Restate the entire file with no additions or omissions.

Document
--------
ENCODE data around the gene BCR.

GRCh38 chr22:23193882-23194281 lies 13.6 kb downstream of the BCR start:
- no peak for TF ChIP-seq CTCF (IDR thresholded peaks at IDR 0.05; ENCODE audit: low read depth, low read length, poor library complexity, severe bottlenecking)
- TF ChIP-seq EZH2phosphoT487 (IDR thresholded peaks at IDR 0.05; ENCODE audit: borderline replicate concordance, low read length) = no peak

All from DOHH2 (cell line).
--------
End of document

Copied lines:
ENCODE data around the gene BCR.

GRCh38 chr22:23193882-23194281 lies 13.6 kb downstream of the BCR start:
- no peak for TF ChIP-seq CTCF (IDR thresholded peaks at IDR 0.05; ENCODE audit: low read depth, low read length, poor library complexity, severe bottlenecking)
- TF ChIP-seq EZH2phosphoT487 (IDR thresholded peaks at IDR 0.05; ENCODE audit: borderline replicate concordance, low read length) = no peak

All from DOHH2 (cell line).